During 2001 through 2006, the Bank of Japan (BOJ) adopted "quantitative monetary easing". Although zero interest rates seem to cause the "liquidity trap" in (2001,2006), the growth rate of GDP can be seen to increase gradually. We shall show empirical studies such that there is a transmission path where the increased "Reserve at the BOJ" makes the money turned to the stock market, and hence GDP is increased out of the "liquidity trap". The principal line of attack is to decompose money into precautionary money demand and transaction one. Assuming that precautionary money demand is a function of GDP and fluctuations due to business cycle, we can obtain a new estimation result of precautionary money demand. Defining "adjusted money=m2cd-precautionary demand", we can show a transmission path such that "Reserve at the BOJ" → adjusted money → stock prices → GDP. Six variables of (adjusted money, stock, exchange rate, interest rate, price, GDP) are combined in a macro money system.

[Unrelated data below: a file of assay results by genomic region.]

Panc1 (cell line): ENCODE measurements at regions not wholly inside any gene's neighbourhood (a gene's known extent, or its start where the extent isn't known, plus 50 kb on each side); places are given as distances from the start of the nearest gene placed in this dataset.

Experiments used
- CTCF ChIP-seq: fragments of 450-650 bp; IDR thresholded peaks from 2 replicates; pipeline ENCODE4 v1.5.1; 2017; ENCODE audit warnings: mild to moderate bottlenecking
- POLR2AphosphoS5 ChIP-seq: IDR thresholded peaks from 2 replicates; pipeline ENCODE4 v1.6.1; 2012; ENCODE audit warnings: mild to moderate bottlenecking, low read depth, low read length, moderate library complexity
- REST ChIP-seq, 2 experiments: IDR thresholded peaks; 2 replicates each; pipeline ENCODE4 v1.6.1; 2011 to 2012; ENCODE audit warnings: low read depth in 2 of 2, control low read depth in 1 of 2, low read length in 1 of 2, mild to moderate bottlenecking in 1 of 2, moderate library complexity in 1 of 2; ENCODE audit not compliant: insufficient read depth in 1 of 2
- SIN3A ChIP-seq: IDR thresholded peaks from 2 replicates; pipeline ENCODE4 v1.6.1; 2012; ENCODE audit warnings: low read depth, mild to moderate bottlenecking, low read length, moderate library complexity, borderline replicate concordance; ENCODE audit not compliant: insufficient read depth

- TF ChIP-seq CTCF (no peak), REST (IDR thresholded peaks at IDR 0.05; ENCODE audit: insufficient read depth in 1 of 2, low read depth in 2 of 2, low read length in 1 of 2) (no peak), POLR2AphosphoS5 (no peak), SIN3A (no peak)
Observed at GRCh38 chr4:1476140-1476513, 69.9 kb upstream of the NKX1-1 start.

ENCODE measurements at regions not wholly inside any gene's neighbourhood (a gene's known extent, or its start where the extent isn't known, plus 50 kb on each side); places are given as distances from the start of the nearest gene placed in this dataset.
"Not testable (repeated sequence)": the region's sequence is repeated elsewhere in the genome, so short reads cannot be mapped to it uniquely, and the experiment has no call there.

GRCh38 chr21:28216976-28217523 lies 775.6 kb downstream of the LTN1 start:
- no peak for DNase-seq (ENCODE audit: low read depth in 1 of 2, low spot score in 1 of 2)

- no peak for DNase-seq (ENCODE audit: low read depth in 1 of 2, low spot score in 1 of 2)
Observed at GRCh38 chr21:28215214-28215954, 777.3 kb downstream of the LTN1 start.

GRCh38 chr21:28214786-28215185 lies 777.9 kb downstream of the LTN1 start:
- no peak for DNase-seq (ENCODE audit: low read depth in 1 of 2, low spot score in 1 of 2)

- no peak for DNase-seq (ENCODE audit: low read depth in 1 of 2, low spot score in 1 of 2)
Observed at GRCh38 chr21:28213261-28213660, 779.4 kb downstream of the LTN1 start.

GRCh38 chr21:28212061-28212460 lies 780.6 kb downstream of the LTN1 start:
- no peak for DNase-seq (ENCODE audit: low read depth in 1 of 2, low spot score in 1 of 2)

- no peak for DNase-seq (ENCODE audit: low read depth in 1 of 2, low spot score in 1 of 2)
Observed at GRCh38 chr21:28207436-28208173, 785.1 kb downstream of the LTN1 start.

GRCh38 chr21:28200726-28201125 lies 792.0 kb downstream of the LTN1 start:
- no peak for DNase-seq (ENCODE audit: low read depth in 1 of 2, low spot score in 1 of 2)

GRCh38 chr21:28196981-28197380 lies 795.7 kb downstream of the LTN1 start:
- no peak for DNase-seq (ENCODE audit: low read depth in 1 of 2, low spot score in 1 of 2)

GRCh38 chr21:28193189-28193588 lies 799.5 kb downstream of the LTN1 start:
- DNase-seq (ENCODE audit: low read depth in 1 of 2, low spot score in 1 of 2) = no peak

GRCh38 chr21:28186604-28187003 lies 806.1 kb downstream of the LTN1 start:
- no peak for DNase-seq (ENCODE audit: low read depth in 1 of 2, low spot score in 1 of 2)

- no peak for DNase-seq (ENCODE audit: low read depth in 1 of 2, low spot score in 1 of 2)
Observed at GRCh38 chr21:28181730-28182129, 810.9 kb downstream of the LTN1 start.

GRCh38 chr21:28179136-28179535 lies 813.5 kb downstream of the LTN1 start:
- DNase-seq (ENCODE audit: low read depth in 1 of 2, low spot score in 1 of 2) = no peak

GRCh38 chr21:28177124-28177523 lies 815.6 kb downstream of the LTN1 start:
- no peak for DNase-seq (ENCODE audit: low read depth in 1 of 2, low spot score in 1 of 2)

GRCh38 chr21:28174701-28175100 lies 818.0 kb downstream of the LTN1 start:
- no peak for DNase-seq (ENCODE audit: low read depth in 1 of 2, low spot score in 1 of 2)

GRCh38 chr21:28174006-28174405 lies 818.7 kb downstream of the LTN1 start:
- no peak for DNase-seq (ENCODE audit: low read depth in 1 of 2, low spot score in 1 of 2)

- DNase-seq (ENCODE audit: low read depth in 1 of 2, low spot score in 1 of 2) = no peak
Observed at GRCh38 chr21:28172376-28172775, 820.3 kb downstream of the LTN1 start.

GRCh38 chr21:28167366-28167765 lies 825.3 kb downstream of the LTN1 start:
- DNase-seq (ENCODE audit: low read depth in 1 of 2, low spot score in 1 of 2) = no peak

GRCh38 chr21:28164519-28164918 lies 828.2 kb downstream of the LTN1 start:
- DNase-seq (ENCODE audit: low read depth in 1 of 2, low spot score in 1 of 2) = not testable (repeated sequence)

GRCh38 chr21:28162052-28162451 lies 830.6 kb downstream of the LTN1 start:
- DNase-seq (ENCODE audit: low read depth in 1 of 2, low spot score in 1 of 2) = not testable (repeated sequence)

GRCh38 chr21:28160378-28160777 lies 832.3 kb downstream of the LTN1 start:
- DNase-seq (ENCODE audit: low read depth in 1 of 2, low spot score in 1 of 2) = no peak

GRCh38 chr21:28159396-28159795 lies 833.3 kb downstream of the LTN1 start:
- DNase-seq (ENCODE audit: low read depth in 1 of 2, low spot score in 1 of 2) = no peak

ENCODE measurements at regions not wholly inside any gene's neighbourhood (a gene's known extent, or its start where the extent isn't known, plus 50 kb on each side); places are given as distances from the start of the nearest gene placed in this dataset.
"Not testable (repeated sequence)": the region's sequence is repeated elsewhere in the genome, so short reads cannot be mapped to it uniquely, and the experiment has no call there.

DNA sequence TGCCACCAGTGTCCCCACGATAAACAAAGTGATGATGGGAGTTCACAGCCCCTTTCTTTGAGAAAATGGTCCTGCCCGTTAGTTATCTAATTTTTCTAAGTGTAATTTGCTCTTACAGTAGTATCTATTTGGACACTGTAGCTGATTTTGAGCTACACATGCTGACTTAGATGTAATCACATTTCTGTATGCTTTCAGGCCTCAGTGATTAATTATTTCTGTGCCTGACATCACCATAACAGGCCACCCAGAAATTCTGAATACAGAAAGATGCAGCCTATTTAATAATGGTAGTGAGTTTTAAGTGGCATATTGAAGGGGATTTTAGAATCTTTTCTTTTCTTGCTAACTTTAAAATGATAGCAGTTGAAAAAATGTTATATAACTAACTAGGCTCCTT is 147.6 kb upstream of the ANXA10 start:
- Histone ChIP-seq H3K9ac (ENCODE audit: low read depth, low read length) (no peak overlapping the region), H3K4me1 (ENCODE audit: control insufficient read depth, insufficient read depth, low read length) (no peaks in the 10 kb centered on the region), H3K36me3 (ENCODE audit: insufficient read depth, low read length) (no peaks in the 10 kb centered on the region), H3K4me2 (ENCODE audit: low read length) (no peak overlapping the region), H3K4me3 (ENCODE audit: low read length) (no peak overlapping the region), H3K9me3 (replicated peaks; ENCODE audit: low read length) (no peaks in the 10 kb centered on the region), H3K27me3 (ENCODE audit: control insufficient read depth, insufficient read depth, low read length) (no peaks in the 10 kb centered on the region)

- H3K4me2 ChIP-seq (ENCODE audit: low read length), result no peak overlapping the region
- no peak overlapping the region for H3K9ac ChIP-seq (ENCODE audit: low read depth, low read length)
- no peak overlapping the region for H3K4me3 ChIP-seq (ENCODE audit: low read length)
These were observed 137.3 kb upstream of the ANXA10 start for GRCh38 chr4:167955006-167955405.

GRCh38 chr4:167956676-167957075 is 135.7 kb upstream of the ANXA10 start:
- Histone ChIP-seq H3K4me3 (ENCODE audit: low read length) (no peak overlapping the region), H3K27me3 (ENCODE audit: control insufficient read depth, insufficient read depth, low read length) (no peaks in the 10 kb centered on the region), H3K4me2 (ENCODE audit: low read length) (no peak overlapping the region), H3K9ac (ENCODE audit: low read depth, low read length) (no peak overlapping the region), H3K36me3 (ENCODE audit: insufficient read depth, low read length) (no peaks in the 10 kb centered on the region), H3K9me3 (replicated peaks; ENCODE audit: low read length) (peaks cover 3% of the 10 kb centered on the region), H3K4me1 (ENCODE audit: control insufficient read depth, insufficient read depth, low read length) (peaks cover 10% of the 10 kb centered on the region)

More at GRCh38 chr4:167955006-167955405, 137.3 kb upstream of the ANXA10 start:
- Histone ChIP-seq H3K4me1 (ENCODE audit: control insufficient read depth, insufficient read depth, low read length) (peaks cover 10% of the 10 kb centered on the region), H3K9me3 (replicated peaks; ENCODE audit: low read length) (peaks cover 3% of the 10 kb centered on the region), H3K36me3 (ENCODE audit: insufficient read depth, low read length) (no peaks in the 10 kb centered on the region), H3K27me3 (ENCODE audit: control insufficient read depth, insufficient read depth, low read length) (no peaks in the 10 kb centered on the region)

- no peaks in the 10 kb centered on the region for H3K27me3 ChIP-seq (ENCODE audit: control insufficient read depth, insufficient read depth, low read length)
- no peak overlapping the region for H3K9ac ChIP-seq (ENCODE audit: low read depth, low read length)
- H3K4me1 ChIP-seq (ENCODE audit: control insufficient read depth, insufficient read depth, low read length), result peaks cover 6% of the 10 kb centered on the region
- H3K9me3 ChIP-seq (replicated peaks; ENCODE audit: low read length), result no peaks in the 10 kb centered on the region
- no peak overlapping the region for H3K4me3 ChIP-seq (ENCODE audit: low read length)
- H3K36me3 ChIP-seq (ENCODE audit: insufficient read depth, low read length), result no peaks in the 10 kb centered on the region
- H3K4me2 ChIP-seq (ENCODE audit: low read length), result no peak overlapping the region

In 2001, the Bank of Japan (BOJ) adopted "quantitative monetary easing". Since short term interest rates became almost zero, the operating target of monetary policy was changed from interest rate to the monetary base, where monetary base is defined as the sum of "Cash" and "Reserve at the BOJ". Honda et al  showed that "Reserve at the BOJ" in (2001,2006) is effective to the economy through a transmission path in a stock market, where impulse responses in VAR model are used in monthly data of Japan. Decomposing money into transaction demand and precautionary one, and estimating precautionary one, Morita and Miyagawa  tried to show that increasing "Reserve at the BOJ" makes GDP increased through the stock market in quarterly data. In this paper, the method of estimating precautionary demand in Japan is extensively improved and applied to the case of USA. Using precautionary demand estimated in the whole interval (1980m01, 2012m02), the quantitative easing at Federal Reserve Board(FRB) is shown to be effective during the period (2006m06, 2010m02).
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